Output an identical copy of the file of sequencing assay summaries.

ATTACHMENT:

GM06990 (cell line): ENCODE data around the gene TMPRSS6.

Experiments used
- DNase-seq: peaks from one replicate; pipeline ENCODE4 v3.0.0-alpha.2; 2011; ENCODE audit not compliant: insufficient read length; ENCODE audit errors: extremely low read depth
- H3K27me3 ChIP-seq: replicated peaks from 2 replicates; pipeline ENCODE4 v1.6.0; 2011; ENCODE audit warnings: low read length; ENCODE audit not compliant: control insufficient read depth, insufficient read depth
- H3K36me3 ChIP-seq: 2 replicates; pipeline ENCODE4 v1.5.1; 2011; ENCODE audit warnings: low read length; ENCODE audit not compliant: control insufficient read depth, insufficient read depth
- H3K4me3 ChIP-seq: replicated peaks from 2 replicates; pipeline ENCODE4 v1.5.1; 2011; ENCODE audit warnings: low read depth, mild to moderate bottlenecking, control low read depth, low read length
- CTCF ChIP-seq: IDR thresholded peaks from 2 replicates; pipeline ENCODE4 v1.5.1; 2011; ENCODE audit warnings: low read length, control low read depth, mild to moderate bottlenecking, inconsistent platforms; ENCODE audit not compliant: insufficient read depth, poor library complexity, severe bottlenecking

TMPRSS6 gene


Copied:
GM06990 (cell line): ENCODE data around the gene TMPRSS6.

Experiments used
- DNase-seq: peaks from one replicate; pipeline ENCODE4 v3.0.0-alpha.2; 2011; ENCODE audit not compliant: insufficient read length; ENCODE audit errors: extremely low read depth
- H3K27me3 ChIP-seq: replicated peaks from 2 replicates; pipeline ENCODE4 v1.6.0; 2011; ENCODE audit warnings: low read length; ENCODE audit not compliant: control insufficient read depth, insufficient read depth
- H3K36me3 ChIP-seq: 2 replicates; pipeline ENCODE4 v1.5.1; 2011; ENCODE audit warnings: low read length; ENCODE audit not compliant: control insufficient read depth, insufficient read depth
- H3K4me3 ChIP-seq: replicated peaks from 2 replicates; pipeline ENCODE4 v1.5.1; 2011; ENCODE audit warnings: low read depth, mild to moderate bottlenecking, control low read depth, low read length
- CTCF ChIP-seq: IDR thresholded peaks from 2 replicates; pipeline ENCODE4 v1.5.1; 2011; ENCODE audit warnings: low read length, control low read depth, mild to moderate bottlenecking, inconsistent platforms; ENCODE audit not compliant: insufficient read depth, poor library complexity, severe bottlenecking

TMPRSS6 gene